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Sandra Baxter is enjoying a renaissance — at age 82.

The former homemaker has achieved what many of today's workers can only dream of in retirement: She's financially independent and living in her own apartment in New York City.

"I love being here by myself," Baxter said. "I don't think I've ever had the freedom to do what I wanted to do when I wanted to do it for my entire life."

Sandra Baxter displays a picture book of herself and her husband Marvin.
Qin Chen | CNBC

Things weren't always so rosy for the great-grandmother of 13.

Her life hit a nadir around the time of Hurricane Sandy in 2012: She lost her husband, Marvin, of nearly six decades, and she sold the family home in Oceanside, New York, at a loss.

Since then, Baxter, a native of Brooklyn, New York, has worked with her daughter and a financial advisor to craft her new life: One in which she's independent and has enough cash to last through her 90s.

"I've had the best of life, and I've had the worst of life," said Baxter.

Here's how she did it.

A life of scrimping

Throughout her marriage, Baxter worked together on the family's finances with her husband. 

They steered clear of debt and excessive spending, developing good habits that kept the family's finances in control.

"I was a coupon queen," she said. "I could get two shopping carts of food for $10."

The family saved a bundle on the children's college educations.

Sandra Baxter with her husband Marvin.
Sophie Bearman | CNBC

Baxter's husband was a professor at Columbia University's Teachers College, and tuition for their four kids at Columbia's colleges was fully covered.

As the main breadwinner, Baxter's husband was also responsible for the couple's retirement nest egg. He was invested in Columbia's retirement plan through TIAA, a plan service provider that specializes in academia.

Throughout his career, Baxter's husband kept his savings in the school's retirement plan. It remained there until he passed away.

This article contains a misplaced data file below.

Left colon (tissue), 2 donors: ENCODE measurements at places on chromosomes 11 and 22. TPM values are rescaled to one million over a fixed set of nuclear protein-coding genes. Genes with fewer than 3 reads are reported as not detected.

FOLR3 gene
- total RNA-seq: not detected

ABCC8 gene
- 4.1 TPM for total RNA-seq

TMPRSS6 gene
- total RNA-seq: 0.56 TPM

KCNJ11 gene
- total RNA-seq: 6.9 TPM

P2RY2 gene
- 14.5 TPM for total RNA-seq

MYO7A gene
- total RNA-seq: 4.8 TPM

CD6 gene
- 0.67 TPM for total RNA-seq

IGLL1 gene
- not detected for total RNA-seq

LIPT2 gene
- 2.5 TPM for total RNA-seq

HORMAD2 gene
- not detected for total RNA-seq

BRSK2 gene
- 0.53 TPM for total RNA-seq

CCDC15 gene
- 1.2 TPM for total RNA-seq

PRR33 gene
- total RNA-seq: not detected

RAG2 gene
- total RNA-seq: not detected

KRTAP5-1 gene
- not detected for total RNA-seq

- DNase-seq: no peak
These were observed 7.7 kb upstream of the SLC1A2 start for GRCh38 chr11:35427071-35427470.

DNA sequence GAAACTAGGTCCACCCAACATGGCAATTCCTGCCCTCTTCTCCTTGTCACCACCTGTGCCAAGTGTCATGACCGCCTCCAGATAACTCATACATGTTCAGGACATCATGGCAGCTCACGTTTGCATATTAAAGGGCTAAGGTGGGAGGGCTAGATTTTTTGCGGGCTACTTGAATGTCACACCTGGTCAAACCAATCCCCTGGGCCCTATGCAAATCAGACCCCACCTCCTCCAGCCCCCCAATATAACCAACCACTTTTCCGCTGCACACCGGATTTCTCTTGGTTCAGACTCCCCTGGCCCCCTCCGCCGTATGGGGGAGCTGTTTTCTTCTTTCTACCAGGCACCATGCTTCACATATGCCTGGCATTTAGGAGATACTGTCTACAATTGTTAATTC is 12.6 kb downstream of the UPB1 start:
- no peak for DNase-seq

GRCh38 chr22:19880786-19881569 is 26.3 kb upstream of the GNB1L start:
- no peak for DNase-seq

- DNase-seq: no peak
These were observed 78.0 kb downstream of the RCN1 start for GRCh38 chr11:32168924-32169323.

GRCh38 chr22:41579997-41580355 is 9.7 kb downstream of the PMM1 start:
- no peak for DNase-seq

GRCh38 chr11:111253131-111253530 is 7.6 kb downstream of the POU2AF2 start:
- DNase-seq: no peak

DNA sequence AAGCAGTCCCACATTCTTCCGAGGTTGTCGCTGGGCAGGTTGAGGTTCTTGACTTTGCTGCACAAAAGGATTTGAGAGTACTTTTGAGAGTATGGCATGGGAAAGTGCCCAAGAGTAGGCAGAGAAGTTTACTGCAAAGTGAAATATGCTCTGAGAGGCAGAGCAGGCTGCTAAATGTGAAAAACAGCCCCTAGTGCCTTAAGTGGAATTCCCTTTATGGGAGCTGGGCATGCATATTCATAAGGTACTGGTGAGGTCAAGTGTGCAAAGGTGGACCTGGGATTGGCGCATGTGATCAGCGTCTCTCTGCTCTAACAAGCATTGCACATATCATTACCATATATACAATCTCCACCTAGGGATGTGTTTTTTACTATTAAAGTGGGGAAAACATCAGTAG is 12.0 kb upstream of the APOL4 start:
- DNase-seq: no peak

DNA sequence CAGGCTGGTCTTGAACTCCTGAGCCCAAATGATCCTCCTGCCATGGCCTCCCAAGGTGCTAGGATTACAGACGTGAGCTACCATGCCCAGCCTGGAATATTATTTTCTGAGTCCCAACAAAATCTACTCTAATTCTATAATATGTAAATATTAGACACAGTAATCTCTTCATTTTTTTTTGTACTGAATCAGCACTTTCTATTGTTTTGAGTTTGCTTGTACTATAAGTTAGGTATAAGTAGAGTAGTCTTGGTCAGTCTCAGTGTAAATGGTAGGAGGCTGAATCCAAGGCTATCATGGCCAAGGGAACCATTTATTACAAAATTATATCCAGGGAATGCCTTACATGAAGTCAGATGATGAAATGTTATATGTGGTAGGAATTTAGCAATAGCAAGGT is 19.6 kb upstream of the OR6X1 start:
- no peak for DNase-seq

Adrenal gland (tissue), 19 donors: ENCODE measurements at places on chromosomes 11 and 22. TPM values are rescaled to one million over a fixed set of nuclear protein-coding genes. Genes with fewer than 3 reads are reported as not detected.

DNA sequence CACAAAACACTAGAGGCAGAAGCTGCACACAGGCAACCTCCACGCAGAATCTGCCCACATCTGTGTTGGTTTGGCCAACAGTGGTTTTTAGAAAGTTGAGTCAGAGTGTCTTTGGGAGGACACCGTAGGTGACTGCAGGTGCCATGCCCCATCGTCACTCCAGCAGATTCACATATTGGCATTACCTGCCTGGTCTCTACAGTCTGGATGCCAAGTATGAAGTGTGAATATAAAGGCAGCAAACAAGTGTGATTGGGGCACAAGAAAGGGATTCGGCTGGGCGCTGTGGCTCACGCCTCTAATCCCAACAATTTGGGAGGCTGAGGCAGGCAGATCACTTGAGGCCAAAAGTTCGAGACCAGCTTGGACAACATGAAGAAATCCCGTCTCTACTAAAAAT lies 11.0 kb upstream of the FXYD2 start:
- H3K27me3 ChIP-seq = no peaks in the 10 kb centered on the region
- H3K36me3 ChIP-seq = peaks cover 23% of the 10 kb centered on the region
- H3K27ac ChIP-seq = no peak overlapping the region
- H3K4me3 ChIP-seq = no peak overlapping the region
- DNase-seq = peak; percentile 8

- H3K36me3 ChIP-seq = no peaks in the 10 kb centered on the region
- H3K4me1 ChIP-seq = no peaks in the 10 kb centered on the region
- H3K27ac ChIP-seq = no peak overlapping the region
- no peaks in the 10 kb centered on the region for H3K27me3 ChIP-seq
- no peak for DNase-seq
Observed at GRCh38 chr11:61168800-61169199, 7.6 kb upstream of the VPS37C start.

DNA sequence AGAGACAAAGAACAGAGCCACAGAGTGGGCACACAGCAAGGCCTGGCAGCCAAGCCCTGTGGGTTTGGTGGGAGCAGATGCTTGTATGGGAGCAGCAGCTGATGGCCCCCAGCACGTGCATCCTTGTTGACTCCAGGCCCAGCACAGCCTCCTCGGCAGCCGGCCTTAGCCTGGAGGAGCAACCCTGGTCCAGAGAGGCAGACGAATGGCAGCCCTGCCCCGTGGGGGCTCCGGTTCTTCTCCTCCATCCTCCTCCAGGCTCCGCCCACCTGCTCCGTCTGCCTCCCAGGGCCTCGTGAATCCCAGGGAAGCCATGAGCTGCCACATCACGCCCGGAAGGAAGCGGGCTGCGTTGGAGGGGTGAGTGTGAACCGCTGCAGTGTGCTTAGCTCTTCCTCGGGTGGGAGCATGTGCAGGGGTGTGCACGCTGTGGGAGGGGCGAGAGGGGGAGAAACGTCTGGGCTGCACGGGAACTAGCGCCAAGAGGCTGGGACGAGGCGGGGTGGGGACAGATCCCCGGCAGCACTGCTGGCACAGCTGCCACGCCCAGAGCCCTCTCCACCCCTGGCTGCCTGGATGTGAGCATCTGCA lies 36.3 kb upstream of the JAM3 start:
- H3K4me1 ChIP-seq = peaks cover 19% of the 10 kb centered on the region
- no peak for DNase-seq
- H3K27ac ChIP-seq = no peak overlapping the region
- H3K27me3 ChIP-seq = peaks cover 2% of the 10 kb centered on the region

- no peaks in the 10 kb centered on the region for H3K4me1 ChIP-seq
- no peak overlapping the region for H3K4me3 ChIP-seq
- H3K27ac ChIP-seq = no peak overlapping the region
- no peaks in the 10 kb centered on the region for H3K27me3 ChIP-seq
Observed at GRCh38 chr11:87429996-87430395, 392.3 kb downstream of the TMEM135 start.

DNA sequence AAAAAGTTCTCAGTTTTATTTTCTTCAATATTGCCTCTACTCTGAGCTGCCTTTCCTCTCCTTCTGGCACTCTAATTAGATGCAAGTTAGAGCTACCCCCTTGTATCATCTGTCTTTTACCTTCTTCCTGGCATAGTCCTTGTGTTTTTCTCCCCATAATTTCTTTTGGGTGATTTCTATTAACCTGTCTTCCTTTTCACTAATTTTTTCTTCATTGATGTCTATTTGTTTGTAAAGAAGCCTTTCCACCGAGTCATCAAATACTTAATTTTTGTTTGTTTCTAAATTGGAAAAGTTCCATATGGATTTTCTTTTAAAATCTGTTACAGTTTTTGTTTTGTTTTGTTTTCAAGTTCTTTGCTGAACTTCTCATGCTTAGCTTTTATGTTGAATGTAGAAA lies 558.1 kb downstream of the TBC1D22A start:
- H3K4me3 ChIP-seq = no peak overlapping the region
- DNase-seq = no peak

A major change

Baxter's life turned 180 degrees when she suddenly found herself alone at age 77.

That was when her daughter guided her toward Stacy Francis, founder of Francis Financial, a New York City-based wealth management firm that specializes in working with women.

A photo of Sandra Baxter in her 20s.
Sophie Bearman | CNBC

Francis wound up overseeing the Baxters' retirement savings and establishing a close relationship with her newly widowed client.

"It's personal," said Baxter. "Stacy really knows me. I feel she cares about me, and to her I'm a human with needs."

Francis estimates that a woman who's hoping to live independently in New York City, retire at age 70 and live to age 95 will need to have saved $1.5 million by the time she's left the workplace.

That assumes an annual inflation rate of 3 percent and a 7 percent return on investments.

Going it alone

Baxter was fortunate to have her husband's nest egg as a source of funds. She was ready for a change. She didn't want to return to the home she shared with her husband, so she sold it.

Predictably, the sooner you start saving, the better.
Stacy Francis
founder and CEO, Francis Financial

The widow shied away from moving to a home for older people on Long Island, opting instead to live independently in the city. "I was born in Brooklyn, so you know Manhattan was always where I wanted to play," she said.

Though Baxter is paying $3,500 a month to live in her building, she's spared the labor and costs related to keeping a large house in the suburbs.

Everything she needs is accessible — from her weekly beauty salon appointments to her personal training sessions to any maintenance work she needs in her apartment.

"I'm happier in my little apartment than I was with five bedrooms and three bathrooms," said Baxter.

It's not impossible

Bread-and-butter financial planning made Baxter's retirement a success: Start saving early for retirement, and do it often.

Sandra Baxter in her Manhattan apartment.
Qin Chen | CNBC

Francis estimates that a woman who is 35 years old will need to have $476,000 invested and earning 7 percent returns so that she can accumulate $1.5 million by age 70.

If she doesn't start saving until age 50, she'll need to have more than $1 million deployed in the market by then in order to hit the same goal.

"Predictably, the sooner you start saving, the better," said Francis.

As for maintaining a fulfilling life before and through retirement, Baxter suggests avoiding excessive consumption: Be happy with having enough.

"I need enough money to pay my rent," she said. "Money has never ruled my life; everything about me is love and loyalty and being a good person."